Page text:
Until Joseph Bramah patented the beer engine in 1785, beer was served directly from the cask and carried to the
customer. The old English word for carry was dragen, from the German tragen, which developed into a series of related words, including drag, draw, and draught. By extension, the word for carrying or drawing a beer came to mean the serving of the beer and, in some senses, the act of drinking, or a drink of beer itself, regardless of serving method. By the time Bramah's beer pumps became popular, the use of the word draught to mean the act of serving beer was well established and transferred easily to beer served via the hand pumps.
In 1691, an article in the London Gazette mentioned John Lofting, who held a patent for a fire engine: "The said patentee has also projected a very useful engine for starting of beer, and other liquors which will draw from 20 to 30 barrels an hour, which are completely fixed with brass joints and screws at reasonable rates".
In the early 20th century, serving draught beer from pressurised containers began. Artificial carbonation was introduced in the United Kingdom in 1936, with Watney’s experimental pasteurised beer Red Barrel. Though this method of serving beer did not take hold in the U.K. until the late 1950s, it did become the favoured method in the rest of Europe, where it is known by such terms as en pression. The method of serving beer under pressure then spread to the rest of the world; by the early 1970s, draught beer was almost exclusively beer served under pressure.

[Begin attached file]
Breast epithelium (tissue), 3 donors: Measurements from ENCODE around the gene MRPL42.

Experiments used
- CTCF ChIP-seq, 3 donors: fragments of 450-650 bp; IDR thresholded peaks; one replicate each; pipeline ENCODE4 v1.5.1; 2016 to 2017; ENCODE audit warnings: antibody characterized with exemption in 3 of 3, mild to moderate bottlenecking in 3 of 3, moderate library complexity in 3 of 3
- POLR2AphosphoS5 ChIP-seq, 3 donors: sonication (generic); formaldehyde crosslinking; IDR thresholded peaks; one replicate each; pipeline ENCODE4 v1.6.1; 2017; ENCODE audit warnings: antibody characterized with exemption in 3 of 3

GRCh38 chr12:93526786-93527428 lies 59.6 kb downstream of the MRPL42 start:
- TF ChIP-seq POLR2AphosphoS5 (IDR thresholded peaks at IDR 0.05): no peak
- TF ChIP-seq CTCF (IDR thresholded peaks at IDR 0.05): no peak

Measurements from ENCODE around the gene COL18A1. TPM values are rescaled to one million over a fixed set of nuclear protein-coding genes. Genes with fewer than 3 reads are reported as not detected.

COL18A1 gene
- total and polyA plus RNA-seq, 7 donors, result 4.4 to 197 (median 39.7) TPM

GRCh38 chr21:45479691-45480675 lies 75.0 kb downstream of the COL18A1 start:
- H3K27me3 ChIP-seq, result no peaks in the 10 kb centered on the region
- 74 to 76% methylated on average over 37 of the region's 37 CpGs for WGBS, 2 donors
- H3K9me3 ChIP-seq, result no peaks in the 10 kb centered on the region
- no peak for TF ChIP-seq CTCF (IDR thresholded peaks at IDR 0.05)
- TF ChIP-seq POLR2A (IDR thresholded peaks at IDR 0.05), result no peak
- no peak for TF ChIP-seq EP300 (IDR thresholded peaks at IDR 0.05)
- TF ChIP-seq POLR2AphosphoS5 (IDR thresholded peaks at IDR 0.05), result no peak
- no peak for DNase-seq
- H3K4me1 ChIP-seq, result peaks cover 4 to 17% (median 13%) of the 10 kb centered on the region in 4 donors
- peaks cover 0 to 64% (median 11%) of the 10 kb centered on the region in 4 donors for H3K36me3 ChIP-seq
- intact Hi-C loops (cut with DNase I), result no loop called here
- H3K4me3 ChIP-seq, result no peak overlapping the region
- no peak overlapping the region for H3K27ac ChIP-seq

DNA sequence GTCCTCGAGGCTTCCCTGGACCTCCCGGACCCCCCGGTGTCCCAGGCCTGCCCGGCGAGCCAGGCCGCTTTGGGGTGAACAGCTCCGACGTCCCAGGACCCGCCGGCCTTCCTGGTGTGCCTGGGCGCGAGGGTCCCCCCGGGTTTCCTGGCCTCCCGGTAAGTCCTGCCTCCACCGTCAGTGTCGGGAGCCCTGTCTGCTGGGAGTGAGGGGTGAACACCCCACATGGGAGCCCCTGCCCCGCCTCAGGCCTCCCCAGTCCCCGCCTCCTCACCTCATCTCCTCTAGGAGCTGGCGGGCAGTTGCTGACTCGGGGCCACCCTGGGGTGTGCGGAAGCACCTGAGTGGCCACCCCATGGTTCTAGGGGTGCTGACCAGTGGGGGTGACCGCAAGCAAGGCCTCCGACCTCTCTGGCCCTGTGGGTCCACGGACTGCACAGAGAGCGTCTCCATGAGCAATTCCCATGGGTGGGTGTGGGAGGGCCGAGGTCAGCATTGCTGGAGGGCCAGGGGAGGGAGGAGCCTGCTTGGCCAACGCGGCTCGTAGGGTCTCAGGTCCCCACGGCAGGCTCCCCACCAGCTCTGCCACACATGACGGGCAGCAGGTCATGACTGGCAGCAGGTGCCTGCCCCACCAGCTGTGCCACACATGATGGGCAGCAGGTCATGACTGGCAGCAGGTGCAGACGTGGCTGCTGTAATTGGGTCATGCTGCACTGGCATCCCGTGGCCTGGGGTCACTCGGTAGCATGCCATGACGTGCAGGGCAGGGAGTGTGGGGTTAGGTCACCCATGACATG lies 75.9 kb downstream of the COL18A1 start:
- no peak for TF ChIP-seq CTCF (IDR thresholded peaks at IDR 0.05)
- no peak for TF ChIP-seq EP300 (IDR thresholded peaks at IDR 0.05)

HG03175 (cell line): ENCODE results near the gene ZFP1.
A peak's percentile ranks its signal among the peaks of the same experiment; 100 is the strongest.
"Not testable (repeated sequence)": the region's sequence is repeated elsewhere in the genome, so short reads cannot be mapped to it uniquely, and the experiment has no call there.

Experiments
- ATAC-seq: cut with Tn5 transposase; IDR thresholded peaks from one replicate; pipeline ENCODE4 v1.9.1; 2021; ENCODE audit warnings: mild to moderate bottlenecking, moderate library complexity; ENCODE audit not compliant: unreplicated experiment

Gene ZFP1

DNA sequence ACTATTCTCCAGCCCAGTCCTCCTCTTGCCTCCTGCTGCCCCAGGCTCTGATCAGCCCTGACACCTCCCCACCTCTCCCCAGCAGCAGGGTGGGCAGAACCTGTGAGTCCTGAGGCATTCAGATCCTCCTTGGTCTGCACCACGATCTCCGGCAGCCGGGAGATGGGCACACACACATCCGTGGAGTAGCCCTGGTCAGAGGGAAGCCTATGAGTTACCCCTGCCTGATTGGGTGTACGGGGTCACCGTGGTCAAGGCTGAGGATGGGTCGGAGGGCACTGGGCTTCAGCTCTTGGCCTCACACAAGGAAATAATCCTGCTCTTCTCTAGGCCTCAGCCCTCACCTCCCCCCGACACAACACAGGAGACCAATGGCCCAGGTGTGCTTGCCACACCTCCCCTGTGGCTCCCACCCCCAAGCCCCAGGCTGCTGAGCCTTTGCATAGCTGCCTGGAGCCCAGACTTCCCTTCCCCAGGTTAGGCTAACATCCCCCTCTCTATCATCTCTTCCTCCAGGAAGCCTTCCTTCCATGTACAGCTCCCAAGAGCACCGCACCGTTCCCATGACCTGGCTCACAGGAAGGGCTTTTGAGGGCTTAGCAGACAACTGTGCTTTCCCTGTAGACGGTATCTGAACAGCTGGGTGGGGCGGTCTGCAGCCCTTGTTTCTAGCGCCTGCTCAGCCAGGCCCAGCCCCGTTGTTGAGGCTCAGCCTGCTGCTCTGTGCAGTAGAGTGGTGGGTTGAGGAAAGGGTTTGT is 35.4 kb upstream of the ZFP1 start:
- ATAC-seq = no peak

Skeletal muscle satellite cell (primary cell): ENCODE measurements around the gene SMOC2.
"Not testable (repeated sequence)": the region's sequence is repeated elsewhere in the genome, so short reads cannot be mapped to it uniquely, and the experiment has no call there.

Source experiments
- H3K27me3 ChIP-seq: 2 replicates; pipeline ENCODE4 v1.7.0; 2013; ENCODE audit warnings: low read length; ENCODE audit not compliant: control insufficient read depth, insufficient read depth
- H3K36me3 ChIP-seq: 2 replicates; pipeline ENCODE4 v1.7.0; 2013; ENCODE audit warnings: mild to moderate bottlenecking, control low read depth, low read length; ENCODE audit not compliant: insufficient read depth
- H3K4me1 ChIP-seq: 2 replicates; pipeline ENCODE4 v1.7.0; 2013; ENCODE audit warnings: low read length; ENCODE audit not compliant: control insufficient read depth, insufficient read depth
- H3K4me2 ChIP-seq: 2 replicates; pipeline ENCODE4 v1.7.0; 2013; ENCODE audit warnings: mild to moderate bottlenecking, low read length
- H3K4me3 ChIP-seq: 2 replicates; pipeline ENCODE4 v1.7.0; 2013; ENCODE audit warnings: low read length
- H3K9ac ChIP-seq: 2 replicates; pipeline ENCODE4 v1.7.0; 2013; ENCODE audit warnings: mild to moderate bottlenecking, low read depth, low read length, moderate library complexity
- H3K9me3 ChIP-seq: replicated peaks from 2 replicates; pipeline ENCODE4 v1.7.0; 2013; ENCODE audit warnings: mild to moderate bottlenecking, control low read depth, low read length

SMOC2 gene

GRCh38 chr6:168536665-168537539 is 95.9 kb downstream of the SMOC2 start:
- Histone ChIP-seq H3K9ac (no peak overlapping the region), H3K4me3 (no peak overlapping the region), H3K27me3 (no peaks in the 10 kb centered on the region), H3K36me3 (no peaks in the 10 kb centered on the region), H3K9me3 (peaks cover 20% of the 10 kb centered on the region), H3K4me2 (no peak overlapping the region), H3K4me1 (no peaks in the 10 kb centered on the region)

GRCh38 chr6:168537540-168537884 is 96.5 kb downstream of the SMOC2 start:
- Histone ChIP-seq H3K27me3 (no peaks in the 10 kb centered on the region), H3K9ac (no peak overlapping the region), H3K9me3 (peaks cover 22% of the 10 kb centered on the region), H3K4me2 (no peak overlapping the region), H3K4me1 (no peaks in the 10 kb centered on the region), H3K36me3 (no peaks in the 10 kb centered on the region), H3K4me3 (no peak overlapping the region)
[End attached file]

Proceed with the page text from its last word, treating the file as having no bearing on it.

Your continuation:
Shortly after a British consumer organisation called the Campaign for Real Ale (CAMRA) was founded, in 1971, to protect unpressurised beer, the group devised the term real ale to differentiate between beer served from the cask and beer served under pressure. By 2004, the term real ale had been expanded to include bottle-conditioned beer, while the term cask ale had become the accepted global term to indicate a beer not served under pressure.